Hopefully that answers the first part of the question. As for the second part, here’s my take.

Golden ruleFirst off, Baha’is believe that there really is just one religion—the “changeless Faith of God, eternal in the past, eternal in the future”, which has been revealed progressively throughout history to different peoples and nations, as that same God manifested Himself to them. The differences between all of the world’s great religions, then, are simply a matter of differences in context: The religion of God was revealed to them in a way that was best suited for them in that place and at that time. Bahá’u’lláh does say that there will be further Manifestations of God in the future, so the Bahá’í Faith isn’t the end of the line. We refer to all of this as God’s Eternal Covenant—God never leaves us without guidance when we need it, and to be fair, looking at the state of the world around us, we certainly seem to be in need of guidance.

Bahá’ís believe that Bahá’u’lláh is the Manifestation of God for today, who has brought the message of unity and oneness that applies to humanity’s needs in the present day. Whenever God sends a new Manifestation to teach humanity and renew His religion, it becomes the duty of all the people of the world to accept the new Manifestation and to follow His teachings, so it is important for everyone to investigate His claims and accept His teachings if the world is to progress.

As to whether people of different religions can achieve that state of “heaven” I described above, here’s my thought: If you live a good life ploughing rice fields as an Indian farmer and you die as a Hindu devotee without ever learning that God had renewed His message, could you be blamed for not accepting God’s religion? Not at all, because as far as you knew, yours was still God’s religion. But if God had renewed His message in the meantime, and somebody came by and told you about it, and you refused to accept it, then your soul would have to live through the rest of its eternal existence with that knowledge.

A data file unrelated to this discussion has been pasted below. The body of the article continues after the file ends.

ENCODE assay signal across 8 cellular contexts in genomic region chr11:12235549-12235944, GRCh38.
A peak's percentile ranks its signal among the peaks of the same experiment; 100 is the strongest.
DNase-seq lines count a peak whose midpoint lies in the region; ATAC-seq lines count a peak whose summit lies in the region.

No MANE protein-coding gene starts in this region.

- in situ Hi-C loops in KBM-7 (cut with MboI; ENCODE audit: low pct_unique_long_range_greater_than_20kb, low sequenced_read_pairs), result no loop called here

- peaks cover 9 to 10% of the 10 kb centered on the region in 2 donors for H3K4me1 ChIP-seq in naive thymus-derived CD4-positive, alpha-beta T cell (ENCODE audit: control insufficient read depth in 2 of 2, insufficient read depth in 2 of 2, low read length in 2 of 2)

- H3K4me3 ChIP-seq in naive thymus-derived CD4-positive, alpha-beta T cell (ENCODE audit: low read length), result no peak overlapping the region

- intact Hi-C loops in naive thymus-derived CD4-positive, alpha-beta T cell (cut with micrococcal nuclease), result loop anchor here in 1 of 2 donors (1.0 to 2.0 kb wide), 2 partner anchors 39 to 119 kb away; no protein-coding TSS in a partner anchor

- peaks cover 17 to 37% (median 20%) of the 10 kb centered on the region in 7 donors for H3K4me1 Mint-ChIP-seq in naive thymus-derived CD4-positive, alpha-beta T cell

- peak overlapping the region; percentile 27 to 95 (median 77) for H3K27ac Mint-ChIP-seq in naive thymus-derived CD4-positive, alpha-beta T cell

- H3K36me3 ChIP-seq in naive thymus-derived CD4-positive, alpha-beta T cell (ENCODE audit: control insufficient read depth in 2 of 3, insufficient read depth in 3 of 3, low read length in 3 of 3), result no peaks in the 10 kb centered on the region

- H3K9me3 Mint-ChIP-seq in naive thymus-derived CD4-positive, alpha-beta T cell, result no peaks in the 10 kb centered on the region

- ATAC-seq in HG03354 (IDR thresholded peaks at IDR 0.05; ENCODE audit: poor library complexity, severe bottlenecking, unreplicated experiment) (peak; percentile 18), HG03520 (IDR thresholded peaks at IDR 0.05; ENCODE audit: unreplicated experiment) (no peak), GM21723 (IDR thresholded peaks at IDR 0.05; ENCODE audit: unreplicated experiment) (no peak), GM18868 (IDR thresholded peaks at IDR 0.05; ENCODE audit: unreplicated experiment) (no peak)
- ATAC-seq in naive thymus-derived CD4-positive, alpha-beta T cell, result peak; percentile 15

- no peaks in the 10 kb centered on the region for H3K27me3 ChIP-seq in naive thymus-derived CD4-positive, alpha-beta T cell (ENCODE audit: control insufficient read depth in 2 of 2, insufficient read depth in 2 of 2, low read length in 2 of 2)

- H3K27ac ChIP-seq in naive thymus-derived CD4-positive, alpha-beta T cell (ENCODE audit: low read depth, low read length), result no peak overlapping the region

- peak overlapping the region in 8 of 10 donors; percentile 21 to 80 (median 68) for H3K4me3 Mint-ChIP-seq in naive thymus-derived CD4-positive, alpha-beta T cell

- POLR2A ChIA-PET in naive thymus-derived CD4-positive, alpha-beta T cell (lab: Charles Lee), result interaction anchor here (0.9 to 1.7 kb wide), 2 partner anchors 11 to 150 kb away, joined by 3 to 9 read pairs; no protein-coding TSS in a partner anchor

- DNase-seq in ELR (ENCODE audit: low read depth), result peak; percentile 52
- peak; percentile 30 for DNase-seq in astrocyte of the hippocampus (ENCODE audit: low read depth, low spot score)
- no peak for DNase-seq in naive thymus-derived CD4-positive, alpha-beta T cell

All of that said, of course, there is no way to get around the fact that people of different genders, races, nations, orientations, beliefs, and religions are part of the same human family. Furthermore, Bahá’ís are specifically exhorted to “consort with the followers of all religions in a spirit of friendliness and fellowship”, so no matter where your religion is on that continuum, you’re still a member of the human family and we’re gonna love you, respect you and value you. Nobody’s going to throw anyone into a lake of fire for our sake, but at the end of the day, there are some serious truths that Bahá’u’lláh presents that everyone should investigate, because they are well-suited for today’s world and can help humanity to progress.

Photo: Golden rule, by Phil Squires.